A report from the Center for American Progress has examined student loan debt in the United States, comparing it to college completion rates in all 50 states, and the results suggest that college debt statistics might be misleading.
In order to determine the relationship between debt and college completion, an analysis was completed that looked at the total amount of student debt owed in each state and comparing it to the number of adults in each state who had completed at least an associate's degree. State-by-state figured previously released by the White House were used to determine loan amounts for each state. Certificate graduates were not included in the count, as the American Community Survey did not separate those that earned a certificate from college dropouts.
The report, "The Relationship Between Student Debt and College Completion," suggests that the typical amount of reported student debt is often misleading because the small debt burdens reported by some states can often look worse due to decreased levels of postsecondary schooling. Meanwhile, other states that report a higher debt burden for borrowers is not as concerning, because many of the citizens who live there have attained postsecondary degrees.
"While there has been a lot of attention paid—and rightly so—to the enormous student debt problem in the United States, not all loans are inherently bad. It's important to look at student loans in the context of college completion, especially since borrowers who earn degrees are far less likely to default on their loans than borrowers who drop out," said Ben Miller, Senior Director for Postsecondary Education at CAP.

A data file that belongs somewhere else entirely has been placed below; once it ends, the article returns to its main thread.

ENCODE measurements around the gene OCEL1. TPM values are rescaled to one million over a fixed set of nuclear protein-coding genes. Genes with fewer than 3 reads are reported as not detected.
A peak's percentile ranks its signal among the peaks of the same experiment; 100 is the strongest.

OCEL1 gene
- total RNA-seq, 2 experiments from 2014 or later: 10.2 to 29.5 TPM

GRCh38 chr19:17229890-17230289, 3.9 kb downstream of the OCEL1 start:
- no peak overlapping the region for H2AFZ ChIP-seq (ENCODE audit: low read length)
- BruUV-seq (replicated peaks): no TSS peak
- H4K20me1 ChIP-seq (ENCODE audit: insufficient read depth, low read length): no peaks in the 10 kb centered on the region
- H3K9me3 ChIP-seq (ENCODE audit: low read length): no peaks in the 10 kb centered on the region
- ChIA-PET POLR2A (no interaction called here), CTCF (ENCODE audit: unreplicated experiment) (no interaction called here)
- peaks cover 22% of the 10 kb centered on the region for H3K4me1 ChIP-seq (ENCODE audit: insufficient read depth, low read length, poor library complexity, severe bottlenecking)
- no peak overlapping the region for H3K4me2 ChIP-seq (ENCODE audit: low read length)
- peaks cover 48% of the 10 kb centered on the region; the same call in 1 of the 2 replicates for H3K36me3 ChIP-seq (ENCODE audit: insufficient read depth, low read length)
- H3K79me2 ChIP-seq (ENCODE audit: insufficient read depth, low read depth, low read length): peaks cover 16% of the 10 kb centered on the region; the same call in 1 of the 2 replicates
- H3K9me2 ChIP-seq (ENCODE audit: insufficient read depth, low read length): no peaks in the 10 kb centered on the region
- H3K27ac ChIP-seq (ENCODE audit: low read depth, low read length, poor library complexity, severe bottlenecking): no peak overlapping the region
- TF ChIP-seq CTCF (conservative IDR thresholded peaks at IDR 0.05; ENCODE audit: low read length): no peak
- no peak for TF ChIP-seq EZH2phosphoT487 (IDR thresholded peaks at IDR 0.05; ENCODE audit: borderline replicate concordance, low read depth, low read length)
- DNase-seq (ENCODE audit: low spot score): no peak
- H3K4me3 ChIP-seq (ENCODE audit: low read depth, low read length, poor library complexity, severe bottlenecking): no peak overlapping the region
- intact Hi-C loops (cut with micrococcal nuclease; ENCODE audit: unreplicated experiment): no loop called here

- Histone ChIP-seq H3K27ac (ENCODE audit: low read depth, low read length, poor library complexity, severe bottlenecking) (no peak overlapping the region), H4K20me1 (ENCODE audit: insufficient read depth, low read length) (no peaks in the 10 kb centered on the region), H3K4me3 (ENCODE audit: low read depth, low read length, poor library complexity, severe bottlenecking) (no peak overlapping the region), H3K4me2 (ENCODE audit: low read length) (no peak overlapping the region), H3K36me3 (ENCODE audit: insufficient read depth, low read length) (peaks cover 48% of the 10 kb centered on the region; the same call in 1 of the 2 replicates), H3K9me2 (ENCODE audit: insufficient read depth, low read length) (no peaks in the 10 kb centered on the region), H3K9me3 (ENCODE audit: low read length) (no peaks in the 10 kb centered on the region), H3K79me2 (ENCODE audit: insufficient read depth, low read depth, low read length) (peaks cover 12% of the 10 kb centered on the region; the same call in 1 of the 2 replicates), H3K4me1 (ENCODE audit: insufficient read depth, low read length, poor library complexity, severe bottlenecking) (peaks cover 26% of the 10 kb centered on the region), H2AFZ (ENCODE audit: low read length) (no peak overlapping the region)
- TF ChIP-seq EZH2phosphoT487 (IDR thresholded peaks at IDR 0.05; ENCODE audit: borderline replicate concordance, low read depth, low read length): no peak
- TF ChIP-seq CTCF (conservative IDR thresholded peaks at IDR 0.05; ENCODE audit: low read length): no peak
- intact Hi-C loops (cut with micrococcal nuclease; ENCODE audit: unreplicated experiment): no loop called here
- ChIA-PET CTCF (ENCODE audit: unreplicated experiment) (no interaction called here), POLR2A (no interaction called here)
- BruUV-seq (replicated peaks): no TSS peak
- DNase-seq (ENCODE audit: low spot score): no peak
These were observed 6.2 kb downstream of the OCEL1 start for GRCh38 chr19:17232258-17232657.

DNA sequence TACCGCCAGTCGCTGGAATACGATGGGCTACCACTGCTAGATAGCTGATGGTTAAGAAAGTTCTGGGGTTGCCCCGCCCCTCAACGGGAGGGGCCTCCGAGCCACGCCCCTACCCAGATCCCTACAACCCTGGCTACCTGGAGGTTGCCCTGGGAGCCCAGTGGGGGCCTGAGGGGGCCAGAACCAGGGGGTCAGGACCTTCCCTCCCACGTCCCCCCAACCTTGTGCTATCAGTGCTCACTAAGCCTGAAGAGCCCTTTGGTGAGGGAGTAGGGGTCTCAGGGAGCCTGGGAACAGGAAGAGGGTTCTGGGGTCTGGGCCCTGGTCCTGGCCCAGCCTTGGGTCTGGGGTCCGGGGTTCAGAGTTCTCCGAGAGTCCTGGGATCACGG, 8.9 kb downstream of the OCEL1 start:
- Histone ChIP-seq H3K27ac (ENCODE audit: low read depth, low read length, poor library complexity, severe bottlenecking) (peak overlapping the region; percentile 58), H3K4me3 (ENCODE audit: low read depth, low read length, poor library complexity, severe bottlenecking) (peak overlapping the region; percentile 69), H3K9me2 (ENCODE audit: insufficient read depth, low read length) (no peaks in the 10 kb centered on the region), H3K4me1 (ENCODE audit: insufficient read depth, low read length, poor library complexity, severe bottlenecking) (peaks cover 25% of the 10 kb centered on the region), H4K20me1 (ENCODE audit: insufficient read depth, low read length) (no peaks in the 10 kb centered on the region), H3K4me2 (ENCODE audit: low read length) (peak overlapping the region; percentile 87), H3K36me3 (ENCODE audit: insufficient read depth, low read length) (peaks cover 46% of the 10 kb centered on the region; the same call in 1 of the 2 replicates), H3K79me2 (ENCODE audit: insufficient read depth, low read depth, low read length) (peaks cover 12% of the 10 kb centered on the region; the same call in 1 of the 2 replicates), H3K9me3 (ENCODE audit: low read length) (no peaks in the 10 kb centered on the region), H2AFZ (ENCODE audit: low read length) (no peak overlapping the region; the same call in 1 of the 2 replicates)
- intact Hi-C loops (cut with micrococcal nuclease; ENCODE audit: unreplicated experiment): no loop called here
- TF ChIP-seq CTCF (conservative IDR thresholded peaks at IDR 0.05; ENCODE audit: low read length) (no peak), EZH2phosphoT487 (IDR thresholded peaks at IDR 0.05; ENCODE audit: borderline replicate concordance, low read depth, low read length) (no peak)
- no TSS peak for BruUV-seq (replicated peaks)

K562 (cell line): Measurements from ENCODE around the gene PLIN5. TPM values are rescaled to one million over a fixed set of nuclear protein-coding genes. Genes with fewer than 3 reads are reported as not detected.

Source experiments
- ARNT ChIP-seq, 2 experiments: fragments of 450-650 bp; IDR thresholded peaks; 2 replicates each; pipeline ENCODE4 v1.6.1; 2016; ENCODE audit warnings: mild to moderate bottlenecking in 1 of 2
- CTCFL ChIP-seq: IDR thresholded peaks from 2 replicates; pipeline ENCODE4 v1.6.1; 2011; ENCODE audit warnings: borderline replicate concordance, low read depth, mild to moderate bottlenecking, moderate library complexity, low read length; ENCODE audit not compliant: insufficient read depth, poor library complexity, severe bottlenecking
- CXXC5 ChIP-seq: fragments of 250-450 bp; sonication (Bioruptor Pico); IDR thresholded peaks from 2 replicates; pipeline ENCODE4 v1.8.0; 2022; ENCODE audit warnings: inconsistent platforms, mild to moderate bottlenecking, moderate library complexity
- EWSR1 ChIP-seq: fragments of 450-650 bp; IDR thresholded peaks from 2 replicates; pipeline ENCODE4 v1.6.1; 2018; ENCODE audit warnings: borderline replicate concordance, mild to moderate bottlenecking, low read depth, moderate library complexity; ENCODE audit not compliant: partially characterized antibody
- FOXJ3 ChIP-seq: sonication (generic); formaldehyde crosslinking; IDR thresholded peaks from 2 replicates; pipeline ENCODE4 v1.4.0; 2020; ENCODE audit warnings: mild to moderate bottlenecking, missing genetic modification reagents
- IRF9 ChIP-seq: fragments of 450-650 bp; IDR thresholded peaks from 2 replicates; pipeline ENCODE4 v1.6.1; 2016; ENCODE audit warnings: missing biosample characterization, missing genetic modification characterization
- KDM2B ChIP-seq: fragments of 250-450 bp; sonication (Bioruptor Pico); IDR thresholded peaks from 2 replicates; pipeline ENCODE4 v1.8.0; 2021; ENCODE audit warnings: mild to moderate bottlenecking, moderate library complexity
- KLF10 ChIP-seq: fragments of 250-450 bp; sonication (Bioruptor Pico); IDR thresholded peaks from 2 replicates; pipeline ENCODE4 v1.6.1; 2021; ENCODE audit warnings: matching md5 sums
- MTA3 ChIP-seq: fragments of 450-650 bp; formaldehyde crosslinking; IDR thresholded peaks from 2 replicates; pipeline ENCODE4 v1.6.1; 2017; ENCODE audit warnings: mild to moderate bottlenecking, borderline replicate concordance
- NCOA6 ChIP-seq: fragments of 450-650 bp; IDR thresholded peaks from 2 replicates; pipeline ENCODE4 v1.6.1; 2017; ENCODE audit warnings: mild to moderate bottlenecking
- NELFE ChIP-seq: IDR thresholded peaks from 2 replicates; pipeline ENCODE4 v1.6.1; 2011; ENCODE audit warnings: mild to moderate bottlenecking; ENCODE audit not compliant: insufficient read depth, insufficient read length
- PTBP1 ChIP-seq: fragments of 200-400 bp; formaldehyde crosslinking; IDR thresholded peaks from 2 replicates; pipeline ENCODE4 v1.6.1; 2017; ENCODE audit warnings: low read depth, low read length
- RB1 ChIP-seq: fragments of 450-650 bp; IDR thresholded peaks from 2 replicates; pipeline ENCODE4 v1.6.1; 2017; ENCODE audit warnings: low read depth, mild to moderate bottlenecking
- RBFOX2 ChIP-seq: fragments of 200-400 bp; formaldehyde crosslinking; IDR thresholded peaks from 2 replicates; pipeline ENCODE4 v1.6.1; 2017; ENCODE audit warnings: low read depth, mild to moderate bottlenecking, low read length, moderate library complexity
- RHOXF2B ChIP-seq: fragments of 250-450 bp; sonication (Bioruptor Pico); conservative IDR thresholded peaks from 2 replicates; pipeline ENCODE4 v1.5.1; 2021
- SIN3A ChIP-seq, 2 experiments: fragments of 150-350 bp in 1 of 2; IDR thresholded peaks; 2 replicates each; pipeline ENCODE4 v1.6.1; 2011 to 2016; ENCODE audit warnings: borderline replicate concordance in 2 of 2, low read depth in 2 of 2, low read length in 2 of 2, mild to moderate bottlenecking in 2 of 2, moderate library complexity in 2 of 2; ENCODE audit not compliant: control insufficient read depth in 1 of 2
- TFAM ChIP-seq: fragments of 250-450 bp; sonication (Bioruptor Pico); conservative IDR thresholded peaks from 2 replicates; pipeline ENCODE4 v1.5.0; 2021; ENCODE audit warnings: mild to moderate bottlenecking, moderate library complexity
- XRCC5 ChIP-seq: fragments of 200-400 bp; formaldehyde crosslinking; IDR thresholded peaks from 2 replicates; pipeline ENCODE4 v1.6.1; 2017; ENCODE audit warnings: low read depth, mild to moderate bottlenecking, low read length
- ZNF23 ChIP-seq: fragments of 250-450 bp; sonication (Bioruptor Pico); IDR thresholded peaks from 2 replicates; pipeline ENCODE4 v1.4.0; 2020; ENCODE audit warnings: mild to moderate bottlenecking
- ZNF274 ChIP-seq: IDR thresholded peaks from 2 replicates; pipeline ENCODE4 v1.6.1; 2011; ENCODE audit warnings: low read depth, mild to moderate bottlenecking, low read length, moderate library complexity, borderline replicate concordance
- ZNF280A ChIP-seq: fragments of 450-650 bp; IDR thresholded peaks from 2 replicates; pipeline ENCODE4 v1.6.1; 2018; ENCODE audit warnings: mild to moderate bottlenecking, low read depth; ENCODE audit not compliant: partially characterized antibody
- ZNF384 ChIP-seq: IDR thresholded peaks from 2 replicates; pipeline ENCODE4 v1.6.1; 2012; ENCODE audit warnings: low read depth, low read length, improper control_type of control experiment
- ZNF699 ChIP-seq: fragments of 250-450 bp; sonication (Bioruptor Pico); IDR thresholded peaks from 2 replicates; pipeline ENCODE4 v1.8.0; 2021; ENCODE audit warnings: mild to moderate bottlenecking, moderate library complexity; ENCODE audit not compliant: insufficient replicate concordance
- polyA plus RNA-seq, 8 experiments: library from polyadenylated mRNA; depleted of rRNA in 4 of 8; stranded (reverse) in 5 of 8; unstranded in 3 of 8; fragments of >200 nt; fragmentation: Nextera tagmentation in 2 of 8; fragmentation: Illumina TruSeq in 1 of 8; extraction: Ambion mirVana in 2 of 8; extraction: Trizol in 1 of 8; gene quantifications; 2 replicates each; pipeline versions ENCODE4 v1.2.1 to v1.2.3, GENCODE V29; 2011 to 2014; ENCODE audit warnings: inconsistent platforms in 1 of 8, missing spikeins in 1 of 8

Miller continues to say that it is better to complete a bachelor's degree program and hold $28,400 in student loan debt, the national average in 2013, than it is to have dropped out of school with only $10,000 in debt because those who complete their degree programs are less likely to default on their loans. College dropouts account for 60% of all those who default on their loans.
According to the report, a number of states and territories including Virginia and the District of Columbia hold higher than average debt per borrower rates, but also have high some of the highest postsecondary achievement rates in the nation. Other states such as Maryland, Vermont, Florida, and Colorado, also show similar rates. On the other hand, states such as Louisiana, Mississippi, Ohio, Indiana, and Arkansas all show low levels of debt, but also have low attainment rates.
While the report suggests that debt itself is not a bad thing if students are able to earn high-quality degrees as a result, determining the relationship between debt and attainment is a critical step toward policy improvements.